Remote Notarization Allowed Under Cuomo Executive Order through April 18, 2020
To help our clients navigate the coronavirus (COVID-19) crisis, Keane & Beane is providing numerous Legal Alerts on a variety of issues. The information contained in this Legal Alert is applicable as of today, March 20, 2020. Many situations are so fact specific and nuanced that this Legal Alert only addresses some of the more pressing ongoing issues. The discussion below is therefore general and does not address all considerations and specific analyses that may need to be undertaken prior to taking action.
In a further effort to contain the spread of the COVID-19 outbreak, effective Saturday, March 21 at 8:00 p.m., New York Governor Andrew Cuomo signed an executive order allowing for documents to be notarized virtually using audio-video technology, which is a necessary step to keep business moving for both the real estate and banking industry during the COVID-19 pandemic.
The full text of Executive Order 202.7 can be accessed here. In summary —
- Any notarial act that is required under New York State law is authorized to be performed utilizing audio-video technology provided that the following conditions are met:
- The person seeking the Notary’s services, if not personally known to the Notary, must present valid photo ID to the Notary during the video conference, not merely transmit it prior to or after;
- The video conference must allow for direct interaction between the person and the Notary (e.g. no pre-recorded videos of the person signing);
- The person must affirmatively represent that he or she is physically situated in the State of New York;
- The person must transmit by fax or electronic means a legible copy of the signed document directly to the Notary on the same date it was signed;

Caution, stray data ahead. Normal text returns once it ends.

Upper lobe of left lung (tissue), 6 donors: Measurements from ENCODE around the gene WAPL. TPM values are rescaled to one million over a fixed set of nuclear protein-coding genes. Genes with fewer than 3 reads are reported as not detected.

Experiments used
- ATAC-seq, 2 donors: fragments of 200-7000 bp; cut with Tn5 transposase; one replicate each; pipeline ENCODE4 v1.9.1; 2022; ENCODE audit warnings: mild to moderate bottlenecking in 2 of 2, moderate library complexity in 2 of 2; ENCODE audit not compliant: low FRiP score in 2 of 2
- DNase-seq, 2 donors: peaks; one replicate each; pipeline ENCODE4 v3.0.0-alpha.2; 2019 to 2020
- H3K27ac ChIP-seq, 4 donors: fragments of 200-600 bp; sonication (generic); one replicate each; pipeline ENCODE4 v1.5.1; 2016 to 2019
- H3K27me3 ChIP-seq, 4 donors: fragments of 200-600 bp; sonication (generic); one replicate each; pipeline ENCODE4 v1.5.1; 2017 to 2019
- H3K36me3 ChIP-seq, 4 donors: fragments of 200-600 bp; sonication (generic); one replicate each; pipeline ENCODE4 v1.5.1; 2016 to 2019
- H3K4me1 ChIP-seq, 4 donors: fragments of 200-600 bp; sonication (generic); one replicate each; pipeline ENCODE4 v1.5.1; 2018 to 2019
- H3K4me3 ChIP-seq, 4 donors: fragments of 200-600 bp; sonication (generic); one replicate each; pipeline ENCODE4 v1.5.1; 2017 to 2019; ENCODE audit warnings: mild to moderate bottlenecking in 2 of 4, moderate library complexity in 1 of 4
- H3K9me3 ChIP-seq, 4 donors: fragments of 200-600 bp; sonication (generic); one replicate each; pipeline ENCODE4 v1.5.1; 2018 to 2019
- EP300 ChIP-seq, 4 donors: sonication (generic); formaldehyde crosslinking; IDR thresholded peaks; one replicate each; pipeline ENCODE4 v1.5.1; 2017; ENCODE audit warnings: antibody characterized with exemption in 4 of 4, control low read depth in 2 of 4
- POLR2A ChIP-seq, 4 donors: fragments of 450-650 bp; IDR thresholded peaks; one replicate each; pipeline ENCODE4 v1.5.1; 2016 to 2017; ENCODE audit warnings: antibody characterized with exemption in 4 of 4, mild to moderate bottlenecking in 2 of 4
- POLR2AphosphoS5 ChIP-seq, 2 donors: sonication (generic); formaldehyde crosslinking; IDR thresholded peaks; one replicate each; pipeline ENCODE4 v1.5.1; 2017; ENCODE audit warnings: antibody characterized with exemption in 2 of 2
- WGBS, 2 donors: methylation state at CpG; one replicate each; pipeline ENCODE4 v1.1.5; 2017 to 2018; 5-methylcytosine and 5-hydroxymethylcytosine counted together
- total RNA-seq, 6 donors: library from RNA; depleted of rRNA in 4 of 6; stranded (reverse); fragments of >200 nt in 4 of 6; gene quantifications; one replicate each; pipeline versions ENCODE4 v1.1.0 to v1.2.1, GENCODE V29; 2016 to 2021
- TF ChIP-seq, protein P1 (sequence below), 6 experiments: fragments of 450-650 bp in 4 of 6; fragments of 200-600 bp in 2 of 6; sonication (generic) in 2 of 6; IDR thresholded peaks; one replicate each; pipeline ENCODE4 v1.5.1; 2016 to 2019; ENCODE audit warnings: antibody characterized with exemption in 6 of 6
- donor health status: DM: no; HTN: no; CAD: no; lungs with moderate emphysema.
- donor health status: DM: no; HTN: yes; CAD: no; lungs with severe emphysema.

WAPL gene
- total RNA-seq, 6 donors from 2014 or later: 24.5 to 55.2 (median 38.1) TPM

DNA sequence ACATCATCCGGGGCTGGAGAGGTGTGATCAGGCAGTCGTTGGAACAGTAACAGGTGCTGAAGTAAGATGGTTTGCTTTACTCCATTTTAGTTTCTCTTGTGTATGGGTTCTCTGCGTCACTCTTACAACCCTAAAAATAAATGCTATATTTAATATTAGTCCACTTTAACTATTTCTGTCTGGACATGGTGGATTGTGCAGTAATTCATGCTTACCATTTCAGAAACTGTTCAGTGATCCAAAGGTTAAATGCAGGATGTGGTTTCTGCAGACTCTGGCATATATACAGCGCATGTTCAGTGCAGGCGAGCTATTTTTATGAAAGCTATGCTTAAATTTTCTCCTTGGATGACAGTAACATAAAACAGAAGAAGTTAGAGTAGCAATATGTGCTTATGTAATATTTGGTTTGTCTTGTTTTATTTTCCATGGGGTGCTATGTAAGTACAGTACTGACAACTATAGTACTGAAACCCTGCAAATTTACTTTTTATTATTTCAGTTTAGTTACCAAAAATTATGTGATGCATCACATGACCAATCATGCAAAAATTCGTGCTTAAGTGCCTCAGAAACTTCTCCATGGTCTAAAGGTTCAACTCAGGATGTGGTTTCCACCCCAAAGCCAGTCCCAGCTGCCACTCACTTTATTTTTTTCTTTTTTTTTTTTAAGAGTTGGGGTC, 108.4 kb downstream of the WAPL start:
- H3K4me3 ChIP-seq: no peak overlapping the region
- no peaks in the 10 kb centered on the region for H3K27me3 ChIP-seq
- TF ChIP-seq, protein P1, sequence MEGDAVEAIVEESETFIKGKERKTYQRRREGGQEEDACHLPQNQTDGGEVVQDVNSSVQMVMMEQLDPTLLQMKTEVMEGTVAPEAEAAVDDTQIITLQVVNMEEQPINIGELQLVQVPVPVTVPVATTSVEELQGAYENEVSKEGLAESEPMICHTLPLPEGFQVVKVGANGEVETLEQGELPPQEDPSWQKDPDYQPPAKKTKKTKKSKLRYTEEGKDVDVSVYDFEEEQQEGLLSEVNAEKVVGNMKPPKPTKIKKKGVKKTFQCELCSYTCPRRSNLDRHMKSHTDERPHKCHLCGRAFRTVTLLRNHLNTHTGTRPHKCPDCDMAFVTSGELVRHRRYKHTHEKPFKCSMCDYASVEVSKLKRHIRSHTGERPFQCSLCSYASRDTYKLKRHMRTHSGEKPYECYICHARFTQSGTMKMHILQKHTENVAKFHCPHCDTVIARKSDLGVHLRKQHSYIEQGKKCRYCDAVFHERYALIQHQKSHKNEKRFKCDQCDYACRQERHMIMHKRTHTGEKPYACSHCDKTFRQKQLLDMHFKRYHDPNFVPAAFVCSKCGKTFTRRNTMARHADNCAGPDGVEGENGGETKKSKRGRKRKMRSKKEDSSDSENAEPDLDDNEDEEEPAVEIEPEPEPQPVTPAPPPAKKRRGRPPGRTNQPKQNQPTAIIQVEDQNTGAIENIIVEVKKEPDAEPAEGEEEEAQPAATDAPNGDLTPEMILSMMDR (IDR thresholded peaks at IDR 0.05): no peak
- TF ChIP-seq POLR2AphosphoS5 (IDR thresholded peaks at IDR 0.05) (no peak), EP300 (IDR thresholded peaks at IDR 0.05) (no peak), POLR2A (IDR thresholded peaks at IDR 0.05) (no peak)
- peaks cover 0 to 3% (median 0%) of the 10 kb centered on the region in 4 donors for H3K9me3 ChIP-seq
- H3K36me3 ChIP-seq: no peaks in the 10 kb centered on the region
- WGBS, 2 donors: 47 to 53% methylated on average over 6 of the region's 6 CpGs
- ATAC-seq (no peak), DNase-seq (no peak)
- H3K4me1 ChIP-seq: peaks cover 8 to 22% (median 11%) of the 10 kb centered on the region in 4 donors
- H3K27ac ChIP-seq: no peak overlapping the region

- The Notary may notarize the transmitted copy of the document and transmit the same back to the person; and
- The Notary may repeat the notarization of the original signed document as of the date of execution provided the Notary receives such original signed document together with the electronically notarized copy within thirty days after the date of execution.
This procedure provides a safe way for New Yorkers to have deeds, affidavits and powers of attorney executed outside of office conferences with counsel. Of course, this Executive Order does not change the statutory procedures which need to be followed for the proper execution of Wills in New York and it remains to be seen if the rules regarding Will execution will be changed in light of the COVID-19 pandemic.
Prior Keane & Beane Covid-19 Legal Alerts
Keane & Beane, P.C. has prepared several Legal Alerts concerning the State’s response to COVID-19 and the impacts on local governments. Our Legal Alerts are available at the links below:
- Force Majeure Clauses and the Coronavirus
- Executive Order 202.4 – COVID-19: Reduction in Workforce By Municipalities
- Open Meetings Law Considerations in Light of COVID-19
- Updates From Governor’s March 16, 2020 Press Conference
- Governor’s Executive Order Prohibits Municipalities from Unilaterally Issuing Emergency Orders in Response to COVID-19 Outbreak
- President Trump Signs Families First Coronavirus Response Act
- New York Enacts Law Providing Job Protection and Pay for New Yorkers Quarantined as a Result of COVID-19
Consult Counsel Regarding Specific Questions
Given the fluidity of this rapidly developing situation, we encourage you to reach out to a member of the Keane & Beane Trust and Estates Practice Group with questions regarding specific situations. We note that there are legislative developments in Congress and New York which impact each of these questions, and which we are closely monitoring. Because of the frequent developments, you should consult counsel regarding specific questions. For questions on trust and estates issues contact Steven A. Schurkman or Sarah A. Steckler or any other attorney in our Trust and Estates Practice Group.